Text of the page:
One of our key areas of focus at the Cultures of Resistance Network is confronting injustices against indigenous peoples and promoting cultural survival. Whether in the villages of Nigeria, the Brazilian rainforest, or the mountains of Pakistan, our network has long worked with partners who are standing with indigenous communities as they face threats from industrial infrastructure, mining, and other major corporate and government projects.
Often, indigenous communities are the victims of mainstream visions of "development." The construction of mines, mega-dams, and plantations often means that the long-time stewards of the land are displaced. Human and environmental exploitation often go hand in hand—for example, when rainforests are cleared to make way for monoculture crops or rivers are polluted by oil drilling. The resulting loss of cultural and linguistic diversity is equally dramatic, as indigenous peoples abandon their languages and customs to assimilate in cities: the UN Permanent Forum on Indigenous Issues estimates that 90 percent of the world's languages are at risk of disappearing in the next 100 years, the majority of them spoken by indigenous peoples.
The CoR Network is proud to partner with allies Survival International, Amazon Watch, International Rivers, Cultural Survival, and EarthRights International to advance a number of campaigns for indigenous rights around the world.
With several major industrial and infrastructure projects underway, Brazil is also a focal point for battles over indigenous rights to land and water. The country has more rainforest cover than any other country on earth, and the Brazilian rainforest is home to the world's greatest number of uncontacted tribes. However, with industry and agriculture expanding at a dramatic pace, deforestation is having a profound impact on the country's indigenous communities, to the point where several tribes are on the verge of extinction.
Among these tribes is the Awá. Few indigenous lands have seen as much pressure from illegal logging as the Awá forests in Brazil's eastern Amazon region, where forced displacement and violence, including documented murders, have caused the Awá population to dwindle to an estimated 350 people, approximately one third of whom remain uncontacted. As a result, Survial International has labeled the Awá "earth's most threatened tribe."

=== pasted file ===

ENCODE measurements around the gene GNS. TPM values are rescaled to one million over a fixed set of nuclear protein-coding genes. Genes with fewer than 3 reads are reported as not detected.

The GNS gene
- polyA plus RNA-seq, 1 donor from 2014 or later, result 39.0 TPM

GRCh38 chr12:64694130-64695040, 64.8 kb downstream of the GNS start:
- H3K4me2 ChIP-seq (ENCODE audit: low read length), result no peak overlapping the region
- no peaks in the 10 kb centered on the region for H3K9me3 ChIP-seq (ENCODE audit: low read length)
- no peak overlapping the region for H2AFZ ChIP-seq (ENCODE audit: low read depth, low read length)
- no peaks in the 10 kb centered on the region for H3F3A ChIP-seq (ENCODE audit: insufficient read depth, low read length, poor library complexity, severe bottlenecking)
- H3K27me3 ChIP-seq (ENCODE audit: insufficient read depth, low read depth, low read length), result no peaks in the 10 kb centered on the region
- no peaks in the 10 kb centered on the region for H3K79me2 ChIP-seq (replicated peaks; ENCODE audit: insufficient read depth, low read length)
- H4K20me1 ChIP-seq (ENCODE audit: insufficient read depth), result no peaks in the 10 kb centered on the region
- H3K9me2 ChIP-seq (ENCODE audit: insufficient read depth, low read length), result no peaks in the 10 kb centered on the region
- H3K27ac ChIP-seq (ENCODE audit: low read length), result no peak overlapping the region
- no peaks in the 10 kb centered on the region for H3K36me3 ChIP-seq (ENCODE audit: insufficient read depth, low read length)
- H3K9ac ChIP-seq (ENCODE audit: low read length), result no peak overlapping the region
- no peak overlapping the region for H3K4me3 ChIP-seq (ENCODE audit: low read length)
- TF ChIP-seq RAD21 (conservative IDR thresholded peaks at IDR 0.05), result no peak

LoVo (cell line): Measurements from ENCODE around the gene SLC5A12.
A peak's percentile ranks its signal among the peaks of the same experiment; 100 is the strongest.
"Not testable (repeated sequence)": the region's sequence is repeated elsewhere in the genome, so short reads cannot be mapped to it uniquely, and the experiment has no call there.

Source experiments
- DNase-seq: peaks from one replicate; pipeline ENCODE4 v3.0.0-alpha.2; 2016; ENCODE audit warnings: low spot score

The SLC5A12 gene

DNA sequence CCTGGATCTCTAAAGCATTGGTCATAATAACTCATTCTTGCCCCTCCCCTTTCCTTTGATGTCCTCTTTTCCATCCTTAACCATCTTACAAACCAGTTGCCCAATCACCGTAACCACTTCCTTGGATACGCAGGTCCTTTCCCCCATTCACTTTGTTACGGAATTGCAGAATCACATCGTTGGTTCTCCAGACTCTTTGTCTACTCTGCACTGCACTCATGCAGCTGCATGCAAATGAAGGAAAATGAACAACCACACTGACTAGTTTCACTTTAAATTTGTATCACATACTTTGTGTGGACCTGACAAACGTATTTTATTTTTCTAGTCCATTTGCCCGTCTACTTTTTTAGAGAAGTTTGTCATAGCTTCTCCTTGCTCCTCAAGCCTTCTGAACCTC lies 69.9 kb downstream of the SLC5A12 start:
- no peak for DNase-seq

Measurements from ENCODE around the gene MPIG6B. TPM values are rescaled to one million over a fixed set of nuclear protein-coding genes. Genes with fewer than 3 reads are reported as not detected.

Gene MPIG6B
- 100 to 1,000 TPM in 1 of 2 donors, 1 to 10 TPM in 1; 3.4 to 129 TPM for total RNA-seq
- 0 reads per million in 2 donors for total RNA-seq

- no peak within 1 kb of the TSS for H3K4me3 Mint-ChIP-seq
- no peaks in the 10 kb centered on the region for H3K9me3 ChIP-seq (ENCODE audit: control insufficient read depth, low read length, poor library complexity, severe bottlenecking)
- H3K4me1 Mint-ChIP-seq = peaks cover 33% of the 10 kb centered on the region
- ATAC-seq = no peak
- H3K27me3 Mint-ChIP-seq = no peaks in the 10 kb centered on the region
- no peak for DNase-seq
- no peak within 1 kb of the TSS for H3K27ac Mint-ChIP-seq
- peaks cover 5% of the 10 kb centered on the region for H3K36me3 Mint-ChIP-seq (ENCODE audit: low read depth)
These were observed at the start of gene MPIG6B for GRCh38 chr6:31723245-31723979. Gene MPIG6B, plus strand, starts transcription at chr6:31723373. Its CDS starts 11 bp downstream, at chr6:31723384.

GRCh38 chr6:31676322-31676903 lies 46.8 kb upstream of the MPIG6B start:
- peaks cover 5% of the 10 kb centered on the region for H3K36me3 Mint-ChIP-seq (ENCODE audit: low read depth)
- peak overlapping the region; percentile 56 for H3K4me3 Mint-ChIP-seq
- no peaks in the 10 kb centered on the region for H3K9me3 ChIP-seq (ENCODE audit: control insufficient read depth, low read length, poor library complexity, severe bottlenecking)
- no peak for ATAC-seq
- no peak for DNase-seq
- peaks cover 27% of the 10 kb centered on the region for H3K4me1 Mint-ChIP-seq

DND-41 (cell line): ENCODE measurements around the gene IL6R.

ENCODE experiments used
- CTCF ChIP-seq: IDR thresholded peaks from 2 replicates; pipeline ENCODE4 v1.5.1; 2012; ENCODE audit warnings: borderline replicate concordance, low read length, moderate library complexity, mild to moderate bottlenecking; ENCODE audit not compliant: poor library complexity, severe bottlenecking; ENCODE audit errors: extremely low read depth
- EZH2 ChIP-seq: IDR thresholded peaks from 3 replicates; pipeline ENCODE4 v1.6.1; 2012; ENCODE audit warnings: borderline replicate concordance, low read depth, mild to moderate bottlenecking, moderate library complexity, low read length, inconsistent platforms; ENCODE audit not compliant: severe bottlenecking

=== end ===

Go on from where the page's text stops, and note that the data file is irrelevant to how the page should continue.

Since 2012, the Cultures of Resistance Network has supported Survival International's creative campaign in defense of the Awá. Check out this short film the group released as part of the campaign:
In 2014, Survival International and the Awá celebrated an unprecedented victory when the Brazilian government sent troops to expel the illegal loggers from Awá land. As part of the campaign, 57,558 people from thirty-eight different countries sent letters to Brazil's Minister of Justice. However, the campaign hasn't stopped. Our allies are keeping up the pressure on the Brazilian government to ensure that the loggers don't return and that the Awá can live in peace on their land.
On Survival International's campaign website, you can take action by downloading a stencil to create posters, t-shirts, and street art in support of the Awá; ordering stickers to further spread the word; and donating to this important campaign. The participation of students, artists, filmmakers, and celebrities has already brought crucial attention to the Awá struggle. But only continued pressure and solidarity will allow the Awá people to sustain their traditional way of life.
Since 2008, we have stood in solidarity with indigenous opposition to the proposed Belo Monte Dam on the Xingu River in Brazil's Amazon. The dam, currently under construction, would be the world's third-largest hydroelectric dam if completed and have a disastrous impact on the thousands of indigenous people who rely on the Xingu River for survival, destroying the biodiversity of the river basin and depriving its people of their rights to a sustainable future. Indigenous peoples in the region have been continuously protesting against the dam and other destructive projects in the Amazon region, including a toxic gold mine that a Canadian firm has proposed to open in the vicinity of the dam.
In 2017, filmmaker Todd Southgate released a new documentary, "Belo Monte: After the Flood," that chronicles the indigenous resistance to Belo Monte and was produced by our allies Survival International and International Rivers. Learn more about the film here and watch the trailer below.
For more background on the dam and the struggle against it, check out our archived Belo Monte action page. You can also check Amazon Watch's blog for breaking news and action alerts around the Belo Monte dam and other indigenous rights issues in Brazil.